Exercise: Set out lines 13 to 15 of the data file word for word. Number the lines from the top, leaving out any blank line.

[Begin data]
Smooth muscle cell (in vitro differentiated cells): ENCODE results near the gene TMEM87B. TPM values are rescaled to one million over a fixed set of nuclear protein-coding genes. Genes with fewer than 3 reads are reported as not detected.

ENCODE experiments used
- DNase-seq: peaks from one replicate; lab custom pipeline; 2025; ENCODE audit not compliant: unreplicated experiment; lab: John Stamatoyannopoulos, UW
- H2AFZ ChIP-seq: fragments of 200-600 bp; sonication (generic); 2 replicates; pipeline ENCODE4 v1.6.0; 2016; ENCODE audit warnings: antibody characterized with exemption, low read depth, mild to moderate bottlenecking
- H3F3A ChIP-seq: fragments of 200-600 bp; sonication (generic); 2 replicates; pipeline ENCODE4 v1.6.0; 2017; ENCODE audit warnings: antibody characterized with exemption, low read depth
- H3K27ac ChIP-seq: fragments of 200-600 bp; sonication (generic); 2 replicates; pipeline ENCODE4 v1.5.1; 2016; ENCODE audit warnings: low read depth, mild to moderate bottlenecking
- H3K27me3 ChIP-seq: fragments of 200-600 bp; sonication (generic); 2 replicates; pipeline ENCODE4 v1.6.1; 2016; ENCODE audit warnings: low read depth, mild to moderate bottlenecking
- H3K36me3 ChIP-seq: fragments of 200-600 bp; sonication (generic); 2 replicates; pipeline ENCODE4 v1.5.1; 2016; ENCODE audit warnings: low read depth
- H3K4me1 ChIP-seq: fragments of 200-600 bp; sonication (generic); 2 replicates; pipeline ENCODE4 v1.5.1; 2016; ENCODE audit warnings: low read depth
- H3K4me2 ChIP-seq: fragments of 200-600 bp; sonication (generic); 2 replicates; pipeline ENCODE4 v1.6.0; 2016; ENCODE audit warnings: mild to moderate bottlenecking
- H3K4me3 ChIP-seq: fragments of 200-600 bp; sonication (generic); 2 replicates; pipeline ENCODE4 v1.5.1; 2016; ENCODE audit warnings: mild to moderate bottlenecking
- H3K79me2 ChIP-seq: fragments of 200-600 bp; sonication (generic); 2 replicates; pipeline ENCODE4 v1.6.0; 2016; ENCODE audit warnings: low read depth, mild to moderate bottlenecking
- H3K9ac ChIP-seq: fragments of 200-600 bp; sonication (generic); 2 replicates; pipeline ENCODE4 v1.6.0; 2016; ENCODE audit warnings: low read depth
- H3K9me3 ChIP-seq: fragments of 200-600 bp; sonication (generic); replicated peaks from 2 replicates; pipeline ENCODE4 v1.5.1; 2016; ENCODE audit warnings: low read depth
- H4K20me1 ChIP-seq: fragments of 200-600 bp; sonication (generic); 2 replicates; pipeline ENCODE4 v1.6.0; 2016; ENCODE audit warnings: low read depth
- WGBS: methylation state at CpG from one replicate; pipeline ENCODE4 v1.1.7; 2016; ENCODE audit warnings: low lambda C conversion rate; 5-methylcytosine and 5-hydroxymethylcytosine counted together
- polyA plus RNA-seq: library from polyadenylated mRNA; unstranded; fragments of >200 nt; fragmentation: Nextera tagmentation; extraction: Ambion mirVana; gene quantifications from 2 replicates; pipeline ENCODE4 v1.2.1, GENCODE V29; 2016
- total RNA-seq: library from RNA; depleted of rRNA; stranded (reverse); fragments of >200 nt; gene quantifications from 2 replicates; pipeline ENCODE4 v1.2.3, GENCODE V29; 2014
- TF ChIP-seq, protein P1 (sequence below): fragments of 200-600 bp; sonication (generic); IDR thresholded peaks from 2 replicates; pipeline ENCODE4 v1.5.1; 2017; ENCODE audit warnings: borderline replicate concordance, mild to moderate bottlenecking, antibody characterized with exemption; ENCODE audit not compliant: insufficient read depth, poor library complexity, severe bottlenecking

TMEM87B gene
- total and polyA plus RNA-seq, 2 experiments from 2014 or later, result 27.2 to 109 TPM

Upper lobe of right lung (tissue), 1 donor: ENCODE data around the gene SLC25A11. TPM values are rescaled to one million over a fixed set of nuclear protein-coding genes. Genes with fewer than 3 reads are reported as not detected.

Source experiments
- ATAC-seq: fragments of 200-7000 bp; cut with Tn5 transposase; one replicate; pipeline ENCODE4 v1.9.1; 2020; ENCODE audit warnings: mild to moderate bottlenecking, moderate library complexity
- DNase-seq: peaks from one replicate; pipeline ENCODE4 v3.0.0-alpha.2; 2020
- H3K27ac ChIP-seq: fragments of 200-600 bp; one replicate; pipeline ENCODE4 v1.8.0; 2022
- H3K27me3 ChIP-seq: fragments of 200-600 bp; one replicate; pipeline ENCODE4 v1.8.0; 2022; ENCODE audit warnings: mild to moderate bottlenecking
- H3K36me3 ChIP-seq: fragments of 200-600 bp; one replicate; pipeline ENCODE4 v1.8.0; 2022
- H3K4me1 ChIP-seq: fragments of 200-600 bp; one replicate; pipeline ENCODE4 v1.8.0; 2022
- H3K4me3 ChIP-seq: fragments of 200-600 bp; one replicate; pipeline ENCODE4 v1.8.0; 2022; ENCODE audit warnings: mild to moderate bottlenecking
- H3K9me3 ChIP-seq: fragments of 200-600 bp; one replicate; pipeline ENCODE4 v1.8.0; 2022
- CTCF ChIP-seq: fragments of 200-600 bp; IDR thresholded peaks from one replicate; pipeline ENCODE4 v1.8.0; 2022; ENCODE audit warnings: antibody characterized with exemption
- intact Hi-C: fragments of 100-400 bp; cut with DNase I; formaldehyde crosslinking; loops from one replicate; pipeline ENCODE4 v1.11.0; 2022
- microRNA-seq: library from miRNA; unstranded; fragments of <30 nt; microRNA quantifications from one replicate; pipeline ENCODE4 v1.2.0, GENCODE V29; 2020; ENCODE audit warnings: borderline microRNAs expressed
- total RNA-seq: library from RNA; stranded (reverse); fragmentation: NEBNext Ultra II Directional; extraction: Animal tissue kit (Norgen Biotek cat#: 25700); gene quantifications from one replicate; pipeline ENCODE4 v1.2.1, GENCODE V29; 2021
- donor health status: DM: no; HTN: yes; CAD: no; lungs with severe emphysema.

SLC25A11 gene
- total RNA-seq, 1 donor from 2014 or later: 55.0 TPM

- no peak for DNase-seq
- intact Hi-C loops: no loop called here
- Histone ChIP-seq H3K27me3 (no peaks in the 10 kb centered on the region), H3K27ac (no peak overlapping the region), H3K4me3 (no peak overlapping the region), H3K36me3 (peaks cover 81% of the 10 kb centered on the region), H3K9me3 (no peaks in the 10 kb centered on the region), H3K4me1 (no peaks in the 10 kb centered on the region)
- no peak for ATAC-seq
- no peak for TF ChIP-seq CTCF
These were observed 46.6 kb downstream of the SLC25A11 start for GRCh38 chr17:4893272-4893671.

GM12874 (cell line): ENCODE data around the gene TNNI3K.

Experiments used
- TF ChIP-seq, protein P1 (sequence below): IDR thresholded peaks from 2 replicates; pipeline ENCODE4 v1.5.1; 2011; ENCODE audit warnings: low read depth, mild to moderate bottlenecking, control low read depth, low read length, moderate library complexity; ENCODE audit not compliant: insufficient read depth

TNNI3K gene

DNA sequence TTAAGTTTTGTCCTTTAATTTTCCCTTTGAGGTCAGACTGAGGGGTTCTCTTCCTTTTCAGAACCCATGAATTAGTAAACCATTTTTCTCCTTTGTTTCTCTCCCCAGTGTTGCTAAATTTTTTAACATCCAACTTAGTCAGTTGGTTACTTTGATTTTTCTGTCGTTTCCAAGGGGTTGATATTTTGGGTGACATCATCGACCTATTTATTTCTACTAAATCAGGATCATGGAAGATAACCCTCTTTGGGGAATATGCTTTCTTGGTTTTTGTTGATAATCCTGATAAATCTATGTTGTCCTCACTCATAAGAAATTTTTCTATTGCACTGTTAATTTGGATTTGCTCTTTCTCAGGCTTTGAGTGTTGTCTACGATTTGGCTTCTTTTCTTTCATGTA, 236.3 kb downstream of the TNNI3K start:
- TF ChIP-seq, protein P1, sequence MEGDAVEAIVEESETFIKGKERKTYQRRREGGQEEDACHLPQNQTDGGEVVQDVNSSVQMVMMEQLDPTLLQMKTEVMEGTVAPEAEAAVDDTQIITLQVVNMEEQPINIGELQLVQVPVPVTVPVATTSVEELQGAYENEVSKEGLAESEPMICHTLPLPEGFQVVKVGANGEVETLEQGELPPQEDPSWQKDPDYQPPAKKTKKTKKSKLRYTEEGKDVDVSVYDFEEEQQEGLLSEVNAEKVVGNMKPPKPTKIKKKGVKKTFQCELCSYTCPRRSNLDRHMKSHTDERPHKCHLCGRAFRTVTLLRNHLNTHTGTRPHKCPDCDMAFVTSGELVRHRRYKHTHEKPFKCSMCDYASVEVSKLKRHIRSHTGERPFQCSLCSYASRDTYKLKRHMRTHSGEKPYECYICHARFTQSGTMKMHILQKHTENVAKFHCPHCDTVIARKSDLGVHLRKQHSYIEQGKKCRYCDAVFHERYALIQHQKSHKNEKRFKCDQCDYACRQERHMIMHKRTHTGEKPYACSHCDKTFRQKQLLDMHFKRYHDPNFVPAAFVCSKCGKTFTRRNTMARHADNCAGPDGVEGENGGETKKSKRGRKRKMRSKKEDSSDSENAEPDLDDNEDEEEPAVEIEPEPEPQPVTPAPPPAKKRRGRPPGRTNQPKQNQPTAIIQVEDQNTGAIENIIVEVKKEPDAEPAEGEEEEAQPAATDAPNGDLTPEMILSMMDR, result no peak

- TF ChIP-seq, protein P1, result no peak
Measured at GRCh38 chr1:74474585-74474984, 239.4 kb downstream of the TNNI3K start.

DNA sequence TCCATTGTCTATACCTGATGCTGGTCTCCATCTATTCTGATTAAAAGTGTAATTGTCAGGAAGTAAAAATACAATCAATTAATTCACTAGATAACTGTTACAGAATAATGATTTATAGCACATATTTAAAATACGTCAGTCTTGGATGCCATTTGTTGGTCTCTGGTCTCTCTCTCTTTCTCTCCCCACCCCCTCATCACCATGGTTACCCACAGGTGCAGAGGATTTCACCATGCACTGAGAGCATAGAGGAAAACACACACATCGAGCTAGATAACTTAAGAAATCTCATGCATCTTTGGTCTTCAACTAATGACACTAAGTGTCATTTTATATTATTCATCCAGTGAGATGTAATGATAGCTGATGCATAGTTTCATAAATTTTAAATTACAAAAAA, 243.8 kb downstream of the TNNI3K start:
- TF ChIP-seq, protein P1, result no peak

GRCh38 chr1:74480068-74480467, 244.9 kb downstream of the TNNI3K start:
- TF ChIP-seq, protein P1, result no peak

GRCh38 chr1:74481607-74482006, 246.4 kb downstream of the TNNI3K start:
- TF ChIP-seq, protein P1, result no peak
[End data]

- H3K9ac ChIP-seq: fragments of 200-600 bp; sonication (generic); 2 replicates; pipeline ENCODE4 v1.6.0; 2016; ENCODE audit warnings: low read depth
- H3K9me3 ChIP-seq: fragments of 200-600 bp; sonication (generic); replicated peaks from 2 replicates; pipeline ENCODE4 v1.5.1; 2016; ENCODE audit warnings: low read depth
- H4K20me1 ChIP-seq: fragments of 200-600 bp; sonication (generic); 2 replicates; pipeline ENCODE4 v1.6.0; 2016; ENCODE audit warnings: low read depth